ENERGY GENERATION MIX - RE-COMPOSITION IS THE ORDER OF THE DAY

LOOKING FOR THE OPTIMAL MIX

SHAMSUL GHANI (shams_ghani@hotmail.com)
Apr 07 - 13, 2008

The prevailing energy crisis has many dimensions. From disturbing the equanimity level of citizens to upsetting the economic growth forecasts, it has made its presence felt in almost every conceivable sphere of life. The solution obviously lies in at least doubling our generating capacity latest by 2015, if not 2010; a simple statement, of course. But, in fact, the simple solution has its critical ramifications. What should be the most optimal mix? How much thermal power we should produce on the principle of cost effectiveness? Further more, how much of the thermal power generation should be oil-based given the high international oil prices.

The following table gives the composition of our power generation mix covering a period of last 13 years:

 

1995 (%)

2004 (%)

2006 (MWH)

%AGE

2007 (MWH)

%AGE

Gas

37

50

6,656

44.16

5,510

36.50

Oil

42

30

3,042

20.19

4,314

28.57

Coal

6

6.5

21

0.14

20

0.13

Thermal

85

86.5

9,719

64.49

9,844

65.20

Hydel

15

12.7

4,975

33.01

4,905

32.50

Nuclear

-

0.8

378

2.50

342

2.30

Total

100

100

15,072

100

15,091

100

It will be observed that the gas-based power generation, after touching a high of 50% in 2004, has dropped back to 37% in 2007. The obvious reason is the depletion of known gas reserves resulting from the lack of investment on gas exploration side. We need to review our gas exploration policy to attract fresh investment in this all important sector of our economy. The oil-based power generation, after dropping to 20% level in 2006, has again resumed its upward journey. This is a disturbing development as we can not afford high oil-based generation in the wake of rising oil prices. The coal-based generation has dropped during the last four years to an almost zero level. This is a travesty of resource utilization. We have ample coal reserves that need to be mined and utilized in power generation. The sooner we replace the oil-based generation with the coal-based generation the better. The hydel power is the future power for our country endowed with sufficient water resources. The bifurcation of thermal and hydel power generation responsibilities between PEPCO and WAPDA should be a welcome sign as the arrangement will allow WAPDA to concentrate on hydel power generation alone. Hydel power is the cheapest and cleanest source of energy and every one looks with keen interest the development of hydel power sector. The nuclear power generation is closely linked to our relations with the outside world. This sector may be allowed to develop at its own pace. Renewable energy has found a significant place in the Planning Commission's vision-2030 energy mix development program reproduced here below.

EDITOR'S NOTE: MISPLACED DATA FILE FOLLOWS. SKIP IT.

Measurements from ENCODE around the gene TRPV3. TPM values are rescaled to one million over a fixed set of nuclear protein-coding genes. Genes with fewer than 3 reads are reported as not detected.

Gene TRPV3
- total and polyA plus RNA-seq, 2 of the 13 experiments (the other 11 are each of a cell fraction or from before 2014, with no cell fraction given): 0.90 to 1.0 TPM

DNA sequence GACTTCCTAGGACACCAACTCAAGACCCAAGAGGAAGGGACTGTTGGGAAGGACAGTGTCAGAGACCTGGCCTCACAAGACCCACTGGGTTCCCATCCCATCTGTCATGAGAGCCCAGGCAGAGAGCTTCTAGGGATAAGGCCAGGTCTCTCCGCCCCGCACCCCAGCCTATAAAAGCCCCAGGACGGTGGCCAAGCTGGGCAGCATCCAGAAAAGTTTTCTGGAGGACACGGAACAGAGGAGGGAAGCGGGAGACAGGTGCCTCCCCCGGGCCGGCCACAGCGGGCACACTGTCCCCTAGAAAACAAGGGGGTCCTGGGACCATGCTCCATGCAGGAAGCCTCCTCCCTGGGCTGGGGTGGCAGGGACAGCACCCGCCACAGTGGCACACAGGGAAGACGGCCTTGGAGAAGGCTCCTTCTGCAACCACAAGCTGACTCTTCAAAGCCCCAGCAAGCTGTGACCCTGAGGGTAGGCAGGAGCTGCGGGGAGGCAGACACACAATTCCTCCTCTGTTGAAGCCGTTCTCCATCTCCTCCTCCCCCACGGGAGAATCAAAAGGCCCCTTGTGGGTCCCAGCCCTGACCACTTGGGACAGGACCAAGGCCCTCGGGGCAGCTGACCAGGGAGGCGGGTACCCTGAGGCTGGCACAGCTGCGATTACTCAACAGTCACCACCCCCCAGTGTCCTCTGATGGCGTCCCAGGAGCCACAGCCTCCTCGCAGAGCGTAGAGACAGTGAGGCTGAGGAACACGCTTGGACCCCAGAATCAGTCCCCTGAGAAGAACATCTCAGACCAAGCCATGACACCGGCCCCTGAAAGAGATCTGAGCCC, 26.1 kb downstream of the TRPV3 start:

THERMAL

 

OIL

GAS

COAL

HYDEL

NUCLEAR

RENEWABLE

TOTAL

Existing Capacity

6,400

5,940

160

6,460

400

180

19,540

Addition

             

2010

160

4,860

900

1,260

-

700

27,420

2015

300

7,550

3,000

7,570

900

800

47,540

2020

300

12,560

4,200

4,700

1,500

1,470

72,270

2025

300

22,490

5,400

5,600

2,000

2,700

110,760

2030

300

30,360

6,250

7,070

4,000

3,850

162,590

Total

7,760

83,760

19,910

32,660

8,800

9,700

162,590

%age

4.77

51.52

12.25

20.09

5.40

5.97

100

The picture painted by the table above looks quite rosy and to the liking of all and sundry. The problem is that rising power generation to the projected levels will take a lot of doing especially on gas, coal and hydel sides which will cumulatively account for 84% of the projected total for 2030. While WAPDA has projects on hand for the generation of 25,000 MW of hydel power, the gas-based and coal-based projections look a remote possibility.

NEED TO FOCUS ON HYDEL POWER GENERATION

We wasted almost 25 years toying with the idea of Kala Bagh Dam without opening up to other possibilities particularly the securing of consensus of all provinces on alternate dam projects. Nevertheless, WAPDA continued its good work of identifying, launching and constructing various hydel power projects. Its five projects with an aggregate capacity of 1388 MW in NWFP, Mianwali and Muzaffarabad (AJ & K) are due to be completed by 2010. The following under construction dam projects are also WAPDAís priority:

Gomal Zam Dam project
Mirani Dam project
Mangla Dam Raising project
Sabakzai Dam project
Satpara Dam project

The following projects announced by the President will significantly add to country's power generation capacity:

Diamer Basha Dam Project
Kurram Tangi Dam Project
Kala Bagh Dam Project
Munda Dam Project
Akhori Dam Project

Besides, WAPDA has in hand the feasibility of the following eleven small and large hydel power projects with an aggregate capacity of 13,819 MW:

Golen Gol

106 MW

Dasu

4,000 MW

Bunji

5,400 MW

Kenal Khwar

122 MW

Lawi

70 MW

Pallas Valley

621 MW

Spat Gah

610 MW

Basho

28 MW

Phander

40 MW

Jabban

22 MW

Thaskot

2,800 MW

Even if we achieve only the hydel power target set in the vision 2030 program, we will be in control of the situation that presently looks so bleak.